Legislators, county collide over expressway tolls
Written by Scott Blake on March 19, 2014
Two of Miami’s state legislators have filed bills for the upcoming session in Tallahassee to stop the Miami-Dade Expressway Authority from raising tolls – and a majority of county commissioners plan to fight them on it.
Senate bill 772 by Sen. Rene Garcia and House bill 353 by Rep. Jeanette Nunez, both Republicans, would rescind a new toll structure approved by the Expressway Authority; prohibit the authority from increasing tolls or establishing new tolls; prohibit partnerships with other government agencies; and shift the majority of the authority’s board appointments from the county to the state, among other measures, according to county officials.
Tuesday, commissioners voted 9-3 to approve a resolution by Dennis Moss to oppose the bills or similar legislation and to direct the county’s state lobbyists to advocate against the bills.
Mr. Moss – chairman of the county’s Transportation & Aviation Committee – said the bills, if approved, would result in a “dismantling” of the Expressway Authority.
“They play a very important role in the community,” he added.
Chairwoman Rebeca Sosa and commissioners Esteban Bovo Jr. and Juan Zapata voted against the resolution. Xavier Suarez was absent for the vote.
Created in 1994 by county commissioners, the Expressway Authority controls five highways in Miami-Dade: State Road 112 (Airport Expressway), State Road 836 (Dolphin Expressway), State Road 874 (Don Shula Expressway), State Road 878 (Snapper Creek Expressway) and State Road 924 (Gratigny Parkway).
Expressway Authority Executive Director Javier Rodriguez urged the commissioners to support the resolution, noting that revenue collected by the authority goes back into the highway system. And contract work on the system often goes to small and local businesses, he said, with such firms receiving 37% of the authority’s service contracts in the past five years.
Mr. Rodriguez said the authority has started “electronic tolling” on three of its five highways, which has resulted in more motorists paying tolls when traveling short distances along those roads. Overall, he added, the authority’s tolls come to an average of 17 cents per mile – in line with other expressway authorities in Florida.
The bills, Mr. Rodriguez said, would damage the authority’s credit ratings, making it more difficult and expensive for it to raise money for projects through bond sales.
“We’ve put everything on hold,” he said about the authority’s plans.
Ms. Sosa suggested the authority’s board members should make their case to Miami-Dade’s legislative delegation, especially to Mr. Garcia and Ms. Nunez.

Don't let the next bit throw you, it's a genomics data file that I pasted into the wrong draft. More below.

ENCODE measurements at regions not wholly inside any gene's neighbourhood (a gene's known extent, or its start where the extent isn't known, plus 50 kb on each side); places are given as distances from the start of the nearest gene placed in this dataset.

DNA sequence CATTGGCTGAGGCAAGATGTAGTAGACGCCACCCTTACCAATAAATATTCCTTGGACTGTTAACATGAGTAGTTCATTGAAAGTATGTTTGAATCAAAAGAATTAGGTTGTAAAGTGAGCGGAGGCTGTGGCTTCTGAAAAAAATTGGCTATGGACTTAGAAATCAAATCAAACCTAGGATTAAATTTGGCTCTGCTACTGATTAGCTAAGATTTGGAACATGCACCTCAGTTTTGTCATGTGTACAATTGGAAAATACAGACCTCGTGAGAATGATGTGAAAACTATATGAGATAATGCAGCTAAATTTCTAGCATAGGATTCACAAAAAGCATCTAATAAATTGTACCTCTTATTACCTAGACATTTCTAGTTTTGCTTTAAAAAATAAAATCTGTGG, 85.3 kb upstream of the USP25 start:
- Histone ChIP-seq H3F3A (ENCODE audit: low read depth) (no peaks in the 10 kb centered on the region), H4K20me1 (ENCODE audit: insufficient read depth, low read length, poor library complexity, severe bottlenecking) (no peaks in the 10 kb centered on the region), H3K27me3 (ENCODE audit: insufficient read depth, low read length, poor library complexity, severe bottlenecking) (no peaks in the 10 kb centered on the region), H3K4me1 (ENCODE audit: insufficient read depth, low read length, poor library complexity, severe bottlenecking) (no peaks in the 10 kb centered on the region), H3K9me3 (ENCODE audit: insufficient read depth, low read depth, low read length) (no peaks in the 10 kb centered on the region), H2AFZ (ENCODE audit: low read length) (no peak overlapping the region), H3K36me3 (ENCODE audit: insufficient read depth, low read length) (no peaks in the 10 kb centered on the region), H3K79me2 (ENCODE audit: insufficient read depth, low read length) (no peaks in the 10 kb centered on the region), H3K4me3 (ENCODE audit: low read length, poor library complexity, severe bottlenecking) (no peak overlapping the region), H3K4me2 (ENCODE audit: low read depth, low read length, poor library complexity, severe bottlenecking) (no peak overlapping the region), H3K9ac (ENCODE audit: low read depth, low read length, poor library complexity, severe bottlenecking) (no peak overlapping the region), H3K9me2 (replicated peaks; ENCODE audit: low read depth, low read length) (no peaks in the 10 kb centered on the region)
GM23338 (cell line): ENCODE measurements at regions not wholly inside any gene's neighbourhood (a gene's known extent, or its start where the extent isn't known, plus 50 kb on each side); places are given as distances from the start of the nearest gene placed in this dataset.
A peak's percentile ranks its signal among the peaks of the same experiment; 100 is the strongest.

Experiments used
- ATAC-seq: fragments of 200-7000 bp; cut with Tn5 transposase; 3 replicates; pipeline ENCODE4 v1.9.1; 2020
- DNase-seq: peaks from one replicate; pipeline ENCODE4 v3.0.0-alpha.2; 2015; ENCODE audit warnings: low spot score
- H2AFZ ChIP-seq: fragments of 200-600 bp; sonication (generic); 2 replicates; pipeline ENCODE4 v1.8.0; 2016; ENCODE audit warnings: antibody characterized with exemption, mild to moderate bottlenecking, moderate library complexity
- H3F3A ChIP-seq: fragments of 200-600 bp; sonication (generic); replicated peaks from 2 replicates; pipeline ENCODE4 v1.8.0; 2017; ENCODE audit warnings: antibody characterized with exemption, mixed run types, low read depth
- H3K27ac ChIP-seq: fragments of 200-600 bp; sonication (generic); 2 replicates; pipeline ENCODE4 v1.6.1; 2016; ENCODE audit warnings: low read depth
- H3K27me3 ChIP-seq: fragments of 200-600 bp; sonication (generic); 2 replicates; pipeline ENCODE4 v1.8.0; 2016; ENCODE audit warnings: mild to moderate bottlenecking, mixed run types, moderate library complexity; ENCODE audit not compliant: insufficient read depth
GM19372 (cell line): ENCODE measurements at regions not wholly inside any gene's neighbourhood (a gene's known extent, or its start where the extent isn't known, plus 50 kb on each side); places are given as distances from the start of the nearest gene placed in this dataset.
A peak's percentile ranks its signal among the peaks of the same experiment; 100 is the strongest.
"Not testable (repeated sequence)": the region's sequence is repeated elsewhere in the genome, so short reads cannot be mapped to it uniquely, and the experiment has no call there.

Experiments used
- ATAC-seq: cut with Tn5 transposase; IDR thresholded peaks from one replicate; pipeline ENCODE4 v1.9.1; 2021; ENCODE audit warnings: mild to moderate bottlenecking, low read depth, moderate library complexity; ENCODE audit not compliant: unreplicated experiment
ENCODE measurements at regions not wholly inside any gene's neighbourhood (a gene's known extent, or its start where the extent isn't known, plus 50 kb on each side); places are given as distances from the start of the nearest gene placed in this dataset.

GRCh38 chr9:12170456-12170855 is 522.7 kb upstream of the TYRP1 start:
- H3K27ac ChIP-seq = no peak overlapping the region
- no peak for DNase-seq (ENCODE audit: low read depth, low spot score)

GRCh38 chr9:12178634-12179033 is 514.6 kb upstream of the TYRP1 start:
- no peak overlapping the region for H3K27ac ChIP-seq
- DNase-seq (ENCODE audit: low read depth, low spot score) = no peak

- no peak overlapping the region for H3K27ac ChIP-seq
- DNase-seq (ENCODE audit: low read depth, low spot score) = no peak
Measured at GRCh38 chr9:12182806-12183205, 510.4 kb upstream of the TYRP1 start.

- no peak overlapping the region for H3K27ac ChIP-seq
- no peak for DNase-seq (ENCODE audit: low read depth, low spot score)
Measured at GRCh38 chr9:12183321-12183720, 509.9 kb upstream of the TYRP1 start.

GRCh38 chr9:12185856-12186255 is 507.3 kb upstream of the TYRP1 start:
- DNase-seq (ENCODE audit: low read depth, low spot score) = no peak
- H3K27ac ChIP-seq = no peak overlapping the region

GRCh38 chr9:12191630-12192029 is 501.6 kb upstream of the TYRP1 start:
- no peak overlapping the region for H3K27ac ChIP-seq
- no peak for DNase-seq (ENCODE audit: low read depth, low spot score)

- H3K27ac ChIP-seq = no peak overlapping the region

“I think you need to talk to both of them,” she added.
Mr. Moss said Miami-Dade has the only expressway authority among 10 in Florida that doesn’t receive state grants or state gasoline tax money.
“It depends exclusively on tolls,” he said.
Mr. Moss suggested the bills stem from motorists’ discontent.
“A lot of has to do with folks concerned with the tolls and toll rates that are implemented or plan to be implemented,” he said.
Commissioner Jose “Pepe” Diaz suggested the bills are the latest of ongoing attacks on the Expressway Authority, including attempts to rob the agency of its local powers and bring it under state control.
“We want to find a way for them to just stop,” Mr. Diaz said.
Commissioner Barbara Jordan suggested that commissioners and other local officials often find themselves at odds with Miami-Dade’s legislators.
“Maybe the commission needs a retreat” with the legislative delegation, she said, “because it always seems like it’s our own attacking our own.”
“There has been a disconnect between us and them,” Ms. Sosa added.
“People treat us like the enemy,” Commissioner Sally Heyman said, referring to Florida’s political circles. “The rest of the state can do it, but it shouldn’t be coming from in-house.”
State officials should butt out of the authority’s business, Mr. Moss added, “just like they don’t want the federal government to be always meddling in their affairs.”
Commissioner Juan Zapata, a former state representative, suggested that commissioners were being too hard on the local state delegation.
“I don’t think we do a good enough job to inform the delegation on the impact” of various initiatives “and how our budget works,” Mr. Zapata said.
“If we’re going to point the finger, we all have blame here,” he added. “And finger-pointing gets you nowhere in Tallahassee.”
Mr. Zapata suggested that legislators file bills that sometimes deliberately “go too far” just to establish a starting point for negotiations.
“They also have to be responsive their constituents,” he added, “and some of them are upset at what’s happened.”